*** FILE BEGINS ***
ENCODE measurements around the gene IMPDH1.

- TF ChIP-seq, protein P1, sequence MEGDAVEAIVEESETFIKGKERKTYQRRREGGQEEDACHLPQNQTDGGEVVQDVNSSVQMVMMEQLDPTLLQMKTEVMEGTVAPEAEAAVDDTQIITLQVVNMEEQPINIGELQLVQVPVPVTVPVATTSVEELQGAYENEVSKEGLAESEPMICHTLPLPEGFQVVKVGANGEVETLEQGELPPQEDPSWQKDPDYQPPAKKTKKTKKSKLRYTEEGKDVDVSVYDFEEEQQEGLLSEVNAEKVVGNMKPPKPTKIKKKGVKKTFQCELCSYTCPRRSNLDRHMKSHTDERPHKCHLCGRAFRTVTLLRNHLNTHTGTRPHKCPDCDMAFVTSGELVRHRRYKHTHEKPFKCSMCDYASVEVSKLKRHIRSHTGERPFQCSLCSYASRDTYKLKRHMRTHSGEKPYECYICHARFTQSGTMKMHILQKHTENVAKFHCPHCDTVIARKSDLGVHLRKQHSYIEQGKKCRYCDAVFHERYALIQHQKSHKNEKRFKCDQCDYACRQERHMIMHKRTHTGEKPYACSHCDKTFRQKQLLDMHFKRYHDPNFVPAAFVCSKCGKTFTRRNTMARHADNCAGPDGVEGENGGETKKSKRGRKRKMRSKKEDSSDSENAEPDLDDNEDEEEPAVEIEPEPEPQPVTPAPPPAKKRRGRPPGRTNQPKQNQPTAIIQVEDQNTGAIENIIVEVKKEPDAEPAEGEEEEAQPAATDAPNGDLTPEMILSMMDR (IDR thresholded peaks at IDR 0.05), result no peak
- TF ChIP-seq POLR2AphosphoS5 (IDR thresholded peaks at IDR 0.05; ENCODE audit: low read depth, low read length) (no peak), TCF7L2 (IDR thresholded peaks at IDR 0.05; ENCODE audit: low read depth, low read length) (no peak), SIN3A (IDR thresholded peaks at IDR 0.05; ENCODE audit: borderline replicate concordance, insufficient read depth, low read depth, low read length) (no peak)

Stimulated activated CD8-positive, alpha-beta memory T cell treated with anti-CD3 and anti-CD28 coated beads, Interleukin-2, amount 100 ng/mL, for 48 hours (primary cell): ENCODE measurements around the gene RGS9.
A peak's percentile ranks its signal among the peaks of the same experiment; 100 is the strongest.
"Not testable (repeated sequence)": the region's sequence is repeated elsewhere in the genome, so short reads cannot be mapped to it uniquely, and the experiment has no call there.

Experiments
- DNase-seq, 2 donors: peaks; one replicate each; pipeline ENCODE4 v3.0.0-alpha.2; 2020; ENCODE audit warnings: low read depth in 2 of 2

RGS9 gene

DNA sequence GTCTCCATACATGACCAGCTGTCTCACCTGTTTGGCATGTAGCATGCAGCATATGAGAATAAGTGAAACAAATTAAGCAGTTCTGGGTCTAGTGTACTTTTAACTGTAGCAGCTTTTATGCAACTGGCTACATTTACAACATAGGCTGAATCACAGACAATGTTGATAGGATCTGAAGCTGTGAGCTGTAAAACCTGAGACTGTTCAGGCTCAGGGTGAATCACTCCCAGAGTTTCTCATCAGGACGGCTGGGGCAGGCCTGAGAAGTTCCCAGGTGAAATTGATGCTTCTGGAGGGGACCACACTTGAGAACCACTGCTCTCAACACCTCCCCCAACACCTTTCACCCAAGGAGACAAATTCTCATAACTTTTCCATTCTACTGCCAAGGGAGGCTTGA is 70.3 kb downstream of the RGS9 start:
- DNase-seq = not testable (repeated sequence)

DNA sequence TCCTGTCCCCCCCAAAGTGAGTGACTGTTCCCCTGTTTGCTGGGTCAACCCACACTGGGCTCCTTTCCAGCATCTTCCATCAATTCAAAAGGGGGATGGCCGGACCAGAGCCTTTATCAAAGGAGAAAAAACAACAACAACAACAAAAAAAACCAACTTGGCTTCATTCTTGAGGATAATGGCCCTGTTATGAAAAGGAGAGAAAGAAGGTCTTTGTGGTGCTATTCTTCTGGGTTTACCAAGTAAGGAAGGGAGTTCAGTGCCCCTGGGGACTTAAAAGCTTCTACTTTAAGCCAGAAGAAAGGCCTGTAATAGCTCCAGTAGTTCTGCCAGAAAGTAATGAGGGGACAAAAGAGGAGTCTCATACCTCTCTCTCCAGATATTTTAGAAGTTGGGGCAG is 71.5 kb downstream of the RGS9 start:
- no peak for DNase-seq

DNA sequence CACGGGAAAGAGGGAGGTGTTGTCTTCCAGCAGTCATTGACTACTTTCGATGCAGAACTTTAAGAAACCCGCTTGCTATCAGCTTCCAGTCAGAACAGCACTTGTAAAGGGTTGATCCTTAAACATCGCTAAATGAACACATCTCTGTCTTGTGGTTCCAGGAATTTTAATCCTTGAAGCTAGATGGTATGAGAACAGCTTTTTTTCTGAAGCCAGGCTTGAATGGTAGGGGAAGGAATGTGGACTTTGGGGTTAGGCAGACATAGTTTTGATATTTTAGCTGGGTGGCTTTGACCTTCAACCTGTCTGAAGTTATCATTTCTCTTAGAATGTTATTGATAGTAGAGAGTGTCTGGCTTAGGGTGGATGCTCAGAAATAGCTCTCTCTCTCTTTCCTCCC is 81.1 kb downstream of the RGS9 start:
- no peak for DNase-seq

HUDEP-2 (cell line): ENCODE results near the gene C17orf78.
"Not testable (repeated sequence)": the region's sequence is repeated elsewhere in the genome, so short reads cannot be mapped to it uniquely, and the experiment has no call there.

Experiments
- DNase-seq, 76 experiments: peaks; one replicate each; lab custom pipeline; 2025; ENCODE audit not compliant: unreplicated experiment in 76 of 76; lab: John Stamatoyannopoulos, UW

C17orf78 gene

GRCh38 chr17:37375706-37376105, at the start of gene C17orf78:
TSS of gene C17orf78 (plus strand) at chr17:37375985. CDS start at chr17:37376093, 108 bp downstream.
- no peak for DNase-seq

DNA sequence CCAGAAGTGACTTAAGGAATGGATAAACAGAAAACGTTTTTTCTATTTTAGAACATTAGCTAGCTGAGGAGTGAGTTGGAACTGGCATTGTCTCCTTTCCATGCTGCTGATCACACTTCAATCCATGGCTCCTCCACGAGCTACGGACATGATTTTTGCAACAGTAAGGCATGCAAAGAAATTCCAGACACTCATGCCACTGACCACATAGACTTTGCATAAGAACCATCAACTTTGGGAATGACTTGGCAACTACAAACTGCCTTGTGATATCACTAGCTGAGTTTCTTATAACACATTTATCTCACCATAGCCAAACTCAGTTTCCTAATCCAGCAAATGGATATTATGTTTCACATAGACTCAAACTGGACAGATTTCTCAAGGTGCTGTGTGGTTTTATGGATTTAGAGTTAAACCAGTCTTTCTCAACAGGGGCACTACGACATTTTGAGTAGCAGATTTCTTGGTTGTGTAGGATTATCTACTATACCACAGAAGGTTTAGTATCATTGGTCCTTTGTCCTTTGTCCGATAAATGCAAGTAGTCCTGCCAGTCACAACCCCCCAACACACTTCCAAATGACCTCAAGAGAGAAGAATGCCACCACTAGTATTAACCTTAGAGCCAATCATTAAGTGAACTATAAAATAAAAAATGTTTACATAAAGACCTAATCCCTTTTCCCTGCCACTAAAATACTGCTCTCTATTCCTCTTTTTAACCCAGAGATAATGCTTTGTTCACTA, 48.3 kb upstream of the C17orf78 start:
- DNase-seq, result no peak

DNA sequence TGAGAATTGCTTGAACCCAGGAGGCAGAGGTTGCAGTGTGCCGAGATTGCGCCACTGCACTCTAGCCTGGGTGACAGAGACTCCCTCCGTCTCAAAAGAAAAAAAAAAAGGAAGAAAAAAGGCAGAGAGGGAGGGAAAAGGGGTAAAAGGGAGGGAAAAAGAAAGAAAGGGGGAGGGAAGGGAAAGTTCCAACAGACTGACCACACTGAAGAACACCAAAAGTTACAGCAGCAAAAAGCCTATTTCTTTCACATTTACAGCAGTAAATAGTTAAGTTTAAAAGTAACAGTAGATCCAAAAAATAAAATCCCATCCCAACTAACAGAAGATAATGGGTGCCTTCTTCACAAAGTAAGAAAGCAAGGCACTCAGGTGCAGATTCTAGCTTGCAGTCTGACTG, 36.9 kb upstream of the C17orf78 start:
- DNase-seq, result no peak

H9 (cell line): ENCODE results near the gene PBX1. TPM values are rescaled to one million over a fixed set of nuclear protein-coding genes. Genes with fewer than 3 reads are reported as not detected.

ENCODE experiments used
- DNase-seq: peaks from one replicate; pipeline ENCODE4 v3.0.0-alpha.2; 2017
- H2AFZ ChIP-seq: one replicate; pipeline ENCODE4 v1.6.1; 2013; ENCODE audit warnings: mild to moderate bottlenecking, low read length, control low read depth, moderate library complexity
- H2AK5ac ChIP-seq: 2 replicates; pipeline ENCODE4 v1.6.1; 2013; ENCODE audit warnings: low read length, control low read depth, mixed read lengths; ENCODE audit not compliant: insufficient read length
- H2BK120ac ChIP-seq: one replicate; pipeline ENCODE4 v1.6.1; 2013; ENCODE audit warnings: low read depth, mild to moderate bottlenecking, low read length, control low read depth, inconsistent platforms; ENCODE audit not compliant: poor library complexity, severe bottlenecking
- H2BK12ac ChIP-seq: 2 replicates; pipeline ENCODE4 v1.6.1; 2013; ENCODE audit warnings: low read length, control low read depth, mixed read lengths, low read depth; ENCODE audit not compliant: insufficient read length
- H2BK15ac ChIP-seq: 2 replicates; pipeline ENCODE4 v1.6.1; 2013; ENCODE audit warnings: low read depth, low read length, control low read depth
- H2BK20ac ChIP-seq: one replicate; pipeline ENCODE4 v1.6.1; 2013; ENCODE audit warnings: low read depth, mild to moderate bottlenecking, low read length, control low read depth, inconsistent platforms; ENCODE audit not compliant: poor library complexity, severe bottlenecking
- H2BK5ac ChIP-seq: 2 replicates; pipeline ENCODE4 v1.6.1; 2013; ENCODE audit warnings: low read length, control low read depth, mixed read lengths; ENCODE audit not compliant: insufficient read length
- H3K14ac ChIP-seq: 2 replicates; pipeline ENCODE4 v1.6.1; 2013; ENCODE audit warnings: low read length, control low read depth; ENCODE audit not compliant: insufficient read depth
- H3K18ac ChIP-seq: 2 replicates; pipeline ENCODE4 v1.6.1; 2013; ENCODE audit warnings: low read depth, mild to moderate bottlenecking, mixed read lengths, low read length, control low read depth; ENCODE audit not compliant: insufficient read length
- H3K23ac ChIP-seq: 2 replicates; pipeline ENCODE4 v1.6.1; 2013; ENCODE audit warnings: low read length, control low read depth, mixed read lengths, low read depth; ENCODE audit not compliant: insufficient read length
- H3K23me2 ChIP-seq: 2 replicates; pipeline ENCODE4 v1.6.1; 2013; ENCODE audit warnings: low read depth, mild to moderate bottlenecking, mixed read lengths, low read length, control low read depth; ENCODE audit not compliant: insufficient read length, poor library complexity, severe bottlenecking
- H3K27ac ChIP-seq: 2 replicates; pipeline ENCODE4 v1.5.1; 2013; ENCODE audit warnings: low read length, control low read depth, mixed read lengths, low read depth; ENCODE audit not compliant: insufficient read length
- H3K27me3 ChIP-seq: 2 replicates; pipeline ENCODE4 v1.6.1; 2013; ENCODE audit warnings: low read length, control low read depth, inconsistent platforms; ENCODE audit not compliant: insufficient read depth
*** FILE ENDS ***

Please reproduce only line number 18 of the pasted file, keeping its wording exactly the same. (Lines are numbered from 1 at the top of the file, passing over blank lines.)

Experiments